Common mistakes can kill your small business, but most of them can be easily corrected or avoided.
Today’s bad example: Expecting a new business to support you
I read the interview with a new business owner in my town. When asked why she started the business, she said she lost her job, so she started the business to pay her bills. I cringed, just reading it. Her business was starting with a big disadvantage. It closed in just a few months.
A new business will have to attract and retain enough paying customers to cover its own startup costs, pay the overhead, replenish inventory or raw materials if it’s a product-based business, and probably also make a loan payment. Don’t saddle it with paying your living expenses at first, too. Your best bet is to give a new business at least a year, and possibly two, before you draw a salary out.
Some new businesses are exceptions, generating profits right from the first. Others draw a big enough loan or financing to pay the founders. Most businesses can’t stretch revenue that far, especially new businesses and especially rural businesses.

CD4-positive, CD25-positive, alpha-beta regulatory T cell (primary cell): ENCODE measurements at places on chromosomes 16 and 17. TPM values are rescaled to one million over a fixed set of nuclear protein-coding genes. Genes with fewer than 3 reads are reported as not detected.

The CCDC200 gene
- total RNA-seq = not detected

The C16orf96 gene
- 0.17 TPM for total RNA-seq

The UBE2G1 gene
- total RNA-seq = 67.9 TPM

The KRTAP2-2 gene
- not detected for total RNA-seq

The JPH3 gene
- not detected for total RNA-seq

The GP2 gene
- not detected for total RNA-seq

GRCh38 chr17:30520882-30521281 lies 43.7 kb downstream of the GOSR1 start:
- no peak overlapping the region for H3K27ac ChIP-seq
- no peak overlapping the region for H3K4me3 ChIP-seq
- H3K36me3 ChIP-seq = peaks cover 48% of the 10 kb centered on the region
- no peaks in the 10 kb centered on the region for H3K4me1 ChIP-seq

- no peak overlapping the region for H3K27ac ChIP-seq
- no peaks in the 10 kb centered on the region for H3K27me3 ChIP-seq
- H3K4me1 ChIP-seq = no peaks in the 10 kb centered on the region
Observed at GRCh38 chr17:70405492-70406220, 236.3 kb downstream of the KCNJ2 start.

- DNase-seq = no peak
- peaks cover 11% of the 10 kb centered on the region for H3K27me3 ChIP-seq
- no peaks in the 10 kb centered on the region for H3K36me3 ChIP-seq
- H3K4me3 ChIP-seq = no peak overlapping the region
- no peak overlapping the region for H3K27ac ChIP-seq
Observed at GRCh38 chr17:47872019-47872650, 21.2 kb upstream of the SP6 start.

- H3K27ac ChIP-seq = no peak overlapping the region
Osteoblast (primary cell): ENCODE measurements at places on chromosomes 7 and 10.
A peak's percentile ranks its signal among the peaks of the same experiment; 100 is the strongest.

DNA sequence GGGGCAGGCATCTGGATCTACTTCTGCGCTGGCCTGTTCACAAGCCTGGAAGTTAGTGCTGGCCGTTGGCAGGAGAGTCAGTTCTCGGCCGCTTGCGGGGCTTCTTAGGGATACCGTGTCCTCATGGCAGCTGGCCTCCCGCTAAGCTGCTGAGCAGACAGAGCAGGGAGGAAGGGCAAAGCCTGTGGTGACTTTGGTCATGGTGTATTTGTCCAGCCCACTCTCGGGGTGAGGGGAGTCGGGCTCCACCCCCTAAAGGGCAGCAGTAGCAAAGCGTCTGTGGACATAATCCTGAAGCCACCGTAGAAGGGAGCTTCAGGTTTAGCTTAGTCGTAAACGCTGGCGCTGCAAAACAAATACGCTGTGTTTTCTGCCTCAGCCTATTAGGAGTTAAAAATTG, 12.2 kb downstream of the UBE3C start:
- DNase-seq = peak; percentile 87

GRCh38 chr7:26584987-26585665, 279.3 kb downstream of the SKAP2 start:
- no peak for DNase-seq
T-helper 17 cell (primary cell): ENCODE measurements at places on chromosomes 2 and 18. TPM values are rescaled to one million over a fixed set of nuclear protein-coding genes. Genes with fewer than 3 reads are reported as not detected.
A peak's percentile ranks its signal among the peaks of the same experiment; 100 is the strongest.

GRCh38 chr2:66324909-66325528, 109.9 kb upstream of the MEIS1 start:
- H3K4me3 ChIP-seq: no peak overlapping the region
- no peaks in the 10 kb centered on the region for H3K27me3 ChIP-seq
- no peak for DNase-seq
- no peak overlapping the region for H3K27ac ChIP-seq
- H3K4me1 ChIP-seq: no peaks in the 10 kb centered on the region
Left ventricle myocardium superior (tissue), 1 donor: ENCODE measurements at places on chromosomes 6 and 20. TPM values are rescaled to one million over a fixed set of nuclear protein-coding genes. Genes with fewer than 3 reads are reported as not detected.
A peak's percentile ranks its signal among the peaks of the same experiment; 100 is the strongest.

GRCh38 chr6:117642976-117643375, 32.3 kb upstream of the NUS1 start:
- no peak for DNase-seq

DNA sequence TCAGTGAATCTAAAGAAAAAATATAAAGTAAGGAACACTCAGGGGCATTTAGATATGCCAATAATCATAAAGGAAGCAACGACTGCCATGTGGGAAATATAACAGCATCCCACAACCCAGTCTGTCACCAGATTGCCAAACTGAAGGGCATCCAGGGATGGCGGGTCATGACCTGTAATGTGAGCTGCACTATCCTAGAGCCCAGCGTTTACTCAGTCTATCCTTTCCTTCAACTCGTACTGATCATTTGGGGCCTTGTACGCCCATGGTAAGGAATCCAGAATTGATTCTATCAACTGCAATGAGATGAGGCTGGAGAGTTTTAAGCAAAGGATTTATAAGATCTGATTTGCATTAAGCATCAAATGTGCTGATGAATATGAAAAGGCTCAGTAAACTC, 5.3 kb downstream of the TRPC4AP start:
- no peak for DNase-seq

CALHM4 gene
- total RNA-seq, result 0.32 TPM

If you want to maximize the chances of success, either have enough money saved to live on for at least a year, or start and build your business while you are still drawing a paycheck.
Our Friend Tatsuya Nakagawa wrote a great article on How to build your business before quitting your day job at Life Hack.
Together, we are going to try to help each other out of these most common, deadly mistakes. You can use real world examples, real small businesses. Write it up, take a picture, or shoot a short video. Take care not to embarrass the offenders! Key point: include suggestions on how to do it right!
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Becky started Small Biz Survival in 2006 to share rural business and community building stories and ideas with other small town business people. She and her husband have a small cattle ranch and are lifelong entrepreneurs. Becky is an international speaker on small business and rural topics.